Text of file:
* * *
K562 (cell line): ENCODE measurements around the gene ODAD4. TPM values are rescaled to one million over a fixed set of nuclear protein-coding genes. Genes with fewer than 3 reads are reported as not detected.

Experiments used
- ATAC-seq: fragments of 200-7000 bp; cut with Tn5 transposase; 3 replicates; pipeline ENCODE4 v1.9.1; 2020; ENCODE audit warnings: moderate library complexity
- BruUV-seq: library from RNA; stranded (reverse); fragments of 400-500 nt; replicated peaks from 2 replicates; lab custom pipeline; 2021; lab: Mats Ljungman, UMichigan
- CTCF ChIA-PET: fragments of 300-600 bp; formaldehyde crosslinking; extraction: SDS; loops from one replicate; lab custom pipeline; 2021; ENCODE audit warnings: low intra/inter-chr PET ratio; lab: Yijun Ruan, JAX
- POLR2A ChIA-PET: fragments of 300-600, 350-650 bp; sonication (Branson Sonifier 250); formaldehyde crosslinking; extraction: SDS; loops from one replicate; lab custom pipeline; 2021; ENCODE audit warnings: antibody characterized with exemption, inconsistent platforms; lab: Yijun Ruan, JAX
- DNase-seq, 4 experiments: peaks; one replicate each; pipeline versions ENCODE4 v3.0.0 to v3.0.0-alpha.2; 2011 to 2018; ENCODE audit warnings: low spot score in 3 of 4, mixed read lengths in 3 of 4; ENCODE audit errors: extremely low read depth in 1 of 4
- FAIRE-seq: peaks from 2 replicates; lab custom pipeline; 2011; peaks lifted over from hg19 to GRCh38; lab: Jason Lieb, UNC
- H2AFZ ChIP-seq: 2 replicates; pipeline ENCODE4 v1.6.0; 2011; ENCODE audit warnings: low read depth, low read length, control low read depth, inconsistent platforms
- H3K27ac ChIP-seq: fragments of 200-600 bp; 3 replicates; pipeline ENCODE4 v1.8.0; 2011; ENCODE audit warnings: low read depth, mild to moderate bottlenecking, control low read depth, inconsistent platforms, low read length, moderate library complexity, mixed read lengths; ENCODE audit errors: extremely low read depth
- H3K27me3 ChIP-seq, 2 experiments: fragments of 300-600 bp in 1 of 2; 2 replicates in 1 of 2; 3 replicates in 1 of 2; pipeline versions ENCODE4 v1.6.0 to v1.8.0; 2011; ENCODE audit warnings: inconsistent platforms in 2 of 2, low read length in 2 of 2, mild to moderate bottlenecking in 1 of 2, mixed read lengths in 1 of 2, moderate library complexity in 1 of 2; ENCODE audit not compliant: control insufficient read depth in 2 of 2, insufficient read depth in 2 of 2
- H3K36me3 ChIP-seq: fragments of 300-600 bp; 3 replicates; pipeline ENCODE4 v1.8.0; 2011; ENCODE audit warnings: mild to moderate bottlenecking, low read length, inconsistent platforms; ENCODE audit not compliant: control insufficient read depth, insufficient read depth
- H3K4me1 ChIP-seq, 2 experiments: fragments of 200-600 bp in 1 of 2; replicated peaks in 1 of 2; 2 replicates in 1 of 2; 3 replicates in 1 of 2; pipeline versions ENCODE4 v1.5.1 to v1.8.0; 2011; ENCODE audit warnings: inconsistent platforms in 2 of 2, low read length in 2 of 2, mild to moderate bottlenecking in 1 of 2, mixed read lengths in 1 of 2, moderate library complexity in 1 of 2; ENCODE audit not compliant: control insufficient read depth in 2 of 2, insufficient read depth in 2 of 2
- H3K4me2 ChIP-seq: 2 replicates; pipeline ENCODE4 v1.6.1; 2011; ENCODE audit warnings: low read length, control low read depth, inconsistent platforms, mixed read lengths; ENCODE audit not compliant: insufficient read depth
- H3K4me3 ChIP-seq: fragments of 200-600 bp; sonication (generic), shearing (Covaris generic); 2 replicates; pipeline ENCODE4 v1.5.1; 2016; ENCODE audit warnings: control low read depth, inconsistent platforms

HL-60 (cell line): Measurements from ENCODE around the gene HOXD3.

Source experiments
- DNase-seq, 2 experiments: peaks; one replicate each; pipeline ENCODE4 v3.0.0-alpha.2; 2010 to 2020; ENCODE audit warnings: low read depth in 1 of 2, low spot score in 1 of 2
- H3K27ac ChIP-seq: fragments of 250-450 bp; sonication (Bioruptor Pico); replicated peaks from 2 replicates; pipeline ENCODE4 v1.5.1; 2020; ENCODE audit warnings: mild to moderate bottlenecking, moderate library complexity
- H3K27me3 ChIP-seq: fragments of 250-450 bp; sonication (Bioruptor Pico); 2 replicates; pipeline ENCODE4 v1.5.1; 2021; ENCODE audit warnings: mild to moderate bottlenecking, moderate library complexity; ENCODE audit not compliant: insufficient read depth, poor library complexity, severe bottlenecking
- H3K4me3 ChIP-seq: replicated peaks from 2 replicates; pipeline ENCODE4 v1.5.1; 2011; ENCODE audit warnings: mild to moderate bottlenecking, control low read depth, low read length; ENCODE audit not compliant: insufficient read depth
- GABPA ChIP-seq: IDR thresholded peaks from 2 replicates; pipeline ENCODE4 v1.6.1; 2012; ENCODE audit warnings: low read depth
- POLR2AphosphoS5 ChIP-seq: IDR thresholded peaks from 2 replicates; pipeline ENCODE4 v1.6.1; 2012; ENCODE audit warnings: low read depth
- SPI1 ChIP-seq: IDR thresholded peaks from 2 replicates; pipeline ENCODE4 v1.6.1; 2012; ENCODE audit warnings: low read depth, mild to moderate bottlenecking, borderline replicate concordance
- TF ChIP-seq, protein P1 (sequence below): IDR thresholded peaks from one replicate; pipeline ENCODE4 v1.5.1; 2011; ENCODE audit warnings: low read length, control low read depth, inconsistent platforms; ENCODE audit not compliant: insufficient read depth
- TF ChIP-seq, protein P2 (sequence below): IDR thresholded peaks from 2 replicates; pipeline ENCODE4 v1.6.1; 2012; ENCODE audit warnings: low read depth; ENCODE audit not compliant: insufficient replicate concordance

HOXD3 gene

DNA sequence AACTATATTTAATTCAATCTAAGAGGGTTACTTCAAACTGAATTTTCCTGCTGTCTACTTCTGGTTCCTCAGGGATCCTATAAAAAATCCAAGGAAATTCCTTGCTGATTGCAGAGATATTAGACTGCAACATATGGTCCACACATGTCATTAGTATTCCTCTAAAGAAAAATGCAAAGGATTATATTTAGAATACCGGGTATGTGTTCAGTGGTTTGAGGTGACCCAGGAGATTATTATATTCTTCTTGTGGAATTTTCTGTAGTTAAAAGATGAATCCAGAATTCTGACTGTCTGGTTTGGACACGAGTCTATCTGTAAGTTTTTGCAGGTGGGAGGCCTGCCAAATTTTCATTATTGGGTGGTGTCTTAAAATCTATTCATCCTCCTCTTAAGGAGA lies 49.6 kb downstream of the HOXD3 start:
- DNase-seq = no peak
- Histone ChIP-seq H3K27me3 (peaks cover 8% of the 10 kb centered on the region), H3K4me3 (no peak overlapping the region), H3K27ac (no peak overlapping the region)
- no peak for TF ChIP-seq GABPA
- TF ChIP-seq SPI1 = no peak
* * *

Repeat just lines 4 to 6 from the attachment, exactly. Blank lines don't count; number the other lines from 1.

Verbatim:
- BruUV-seq: library from RNA; stranded (reverse); fragments of 400-500 nt; replicated peaks from 2 replicates; lab custom pipeline; 2021; lab: Mats Ljungman, UMichigan
- CTCF ChIA-PET: fragments of 300-600 bp; formaldehyde crosslinking; extraction: SDS; loops from one replicate; lab custom pipeline; 2021; ENCODE audit warnings: low intra/inter-chr PET ratio; lab: Yijun Ruan, JAX
- POLR2A ChIA-PET: fragments of 300-600, 350-650 bp; sonication (Branson Sonifier 250); formaldehyde crosslinking; extraction: SDS; loops from one replicate; lab custom pipeline; 2021; ENCODE audit warnings: antibody characterized with exemption, inconsistent platforms; lab: Yijun Ruan, JAX